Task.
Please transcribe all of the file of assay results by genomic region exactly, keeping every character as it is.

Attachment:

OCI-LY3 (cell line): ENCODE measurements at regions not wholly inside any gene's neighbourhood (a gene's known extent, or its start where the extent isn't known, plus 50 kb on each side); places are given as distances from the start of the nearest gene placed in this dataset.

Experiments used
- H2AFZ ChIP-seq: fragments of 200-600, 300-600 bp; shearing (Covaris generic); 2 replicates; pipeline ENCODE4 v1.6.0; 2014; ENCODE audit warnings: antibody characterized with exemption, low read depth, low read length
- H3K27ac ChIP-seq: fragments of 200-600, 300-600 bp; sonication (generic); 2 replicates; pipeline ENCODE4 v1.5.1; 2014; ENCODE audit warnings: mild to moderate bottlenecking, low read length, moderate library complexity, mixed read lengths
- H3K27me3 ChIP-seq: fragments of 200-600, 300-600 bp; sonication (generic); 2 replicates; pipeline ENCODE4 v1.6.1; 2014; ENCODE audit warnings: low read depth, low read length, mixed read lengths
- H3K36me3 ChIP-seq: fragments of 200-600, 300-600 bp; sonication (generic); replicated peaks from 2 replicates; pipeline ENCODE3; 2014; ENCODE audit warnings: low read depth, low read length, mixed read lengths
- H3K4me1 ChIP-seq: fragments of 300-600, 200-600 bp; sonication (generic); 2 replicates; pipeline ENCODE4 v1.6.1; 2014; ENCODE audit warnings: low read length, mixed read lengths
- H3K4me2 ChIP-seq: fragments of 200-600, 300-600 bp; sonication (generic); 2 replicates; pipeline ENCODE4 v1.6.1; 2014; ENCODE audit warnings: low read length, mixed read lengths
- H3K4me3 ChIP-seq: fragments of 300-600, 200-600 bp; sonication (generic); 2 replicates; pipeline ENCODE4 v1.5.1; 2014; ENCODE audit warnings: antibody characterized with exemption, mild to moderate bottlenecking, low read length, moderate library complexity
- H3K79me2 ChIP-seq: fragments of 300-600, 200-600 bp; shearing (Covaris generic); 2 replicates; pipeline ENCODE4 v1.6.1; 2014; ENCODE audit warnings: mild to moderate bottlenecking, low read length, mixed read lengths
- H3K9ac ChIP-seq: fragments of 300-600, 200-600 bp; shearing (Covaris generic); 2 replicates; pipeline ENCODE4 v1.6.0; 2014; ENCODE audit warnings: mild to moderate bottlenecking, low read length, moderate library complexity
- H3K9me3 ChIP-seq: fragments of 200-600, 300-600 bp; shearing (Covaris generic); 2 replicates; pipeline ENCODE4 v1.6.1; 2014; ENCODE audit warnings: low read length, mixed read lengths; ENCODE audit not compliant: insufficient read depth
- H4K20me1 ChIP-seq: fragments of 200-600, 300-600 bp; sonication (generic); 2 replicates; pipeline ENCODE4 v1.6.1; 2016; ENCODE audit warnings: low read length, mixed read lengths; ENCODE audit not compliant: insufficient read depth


OCI-LY3 (cell line): ENCODE measurements at regions not wholly inside any gene's neighbourhood (a gene's known extent, or its start where the extent isn't known, plus 50 kb on each side); places are given as distances from the start of the nearest gene placed in this dataset.

Experiments used
- H2AFZ ChIP-seq: fragments of 200-600, 300-600 bp; shearing (Covaris generic); 2 replicates; pipeline ENCODE4 v1.6.0; 2014; ENCODE audit warnings: antibody characterized with exemption, low read depth, low read length
- H3K27ac ChIP-seq: fragments of 200-600, 300-600 bp; sonication (generic); 2 replicates; pipeline ENCODE4 v1.5.1; 2014; ENCODE audit warnings: mild to moderate bottlenecking, low read length, moderate library complexity, mixed read lengths
- H3K27me3 ChIP-seq: fragments of 200-600, 300-600 bp; sonication (generic); 2 replicates; pipeline ENCODE4 v1.6.1; 2014; ENCODE audit warnings: low read depth, low read length, mixed read lengths
- H3K36me3 ChIP-seq: fragments of 200-600, 300-600 bp; sonication (generic); replicated peaks from 2 replicates; pipeline ENCODE3; 2014; ENCODE audit warnings: low read depth, low read length, mixed read lengths
- H3K4me1 ChIP-seq: fragments of 300-600, 200-600 bp; sonication (generic); 2 replicates; pipeline ENCODE4 v1.6.1; 2014; ENCODE audit warnings: low read length, mixed read lengths
- H3K4me2 ChIP-seq: fragments of 200-600, 300-600 bp; sonication (generic); 2 replicates; pipeline ENCODE4 v1.6.1; 2014; ENCODE audit warnings: low read length, mixed read lengths
- H3K4me3 ChIP-seq: fragments of 300-600, 200-600 bp; sonication (generic); 2 replicates; pipeline ENCODE4 v1.5.1; 2014; ENCODE audit warnings: antibody characterized with exemption, mild to moderate bottlenecking, low read length, moderate library complexity
- H3K79me2 ChIP-seq: fragments of 300-600, 200-600 bp; shearing (Covaris generic); 2 replicates; pipeline ENCODE4 v1.6.1; 2014; ENCODE audit warnings: mild to moderate bottlenecking, low read length, mixed read lengths
- H3K9ac ChIP-seq: fragments of 300-600, 200-600 bp; shearing (Covaris generic); 2 replicates; pipeline ENCODE4 v1.6.0; 2014; ENCODE audit warnings: mild to moderate bottlenecking, low read length, moderate library complexity
- H3K9me3 ChIP-seq: fragments of 200-600, 300-600 bp; shearing (Covaris generic); 2 replicates; pipeline ENCODE4 v1.6.1; 2014; ENCODE audit warnings: low read length, mixed read lengths; ENCODE audit not compliant: insufficient read depth
- H4K20me1 ChIP-seq: fragments of 200-600, 300-600 bp; sonication (generic); 2 replicates; pipeline ENCODE4 v1.6.1; 2016; ENCODE audit warnings: low read length, mixed read lengths; ENCODE audit not compliant: insufficient read depth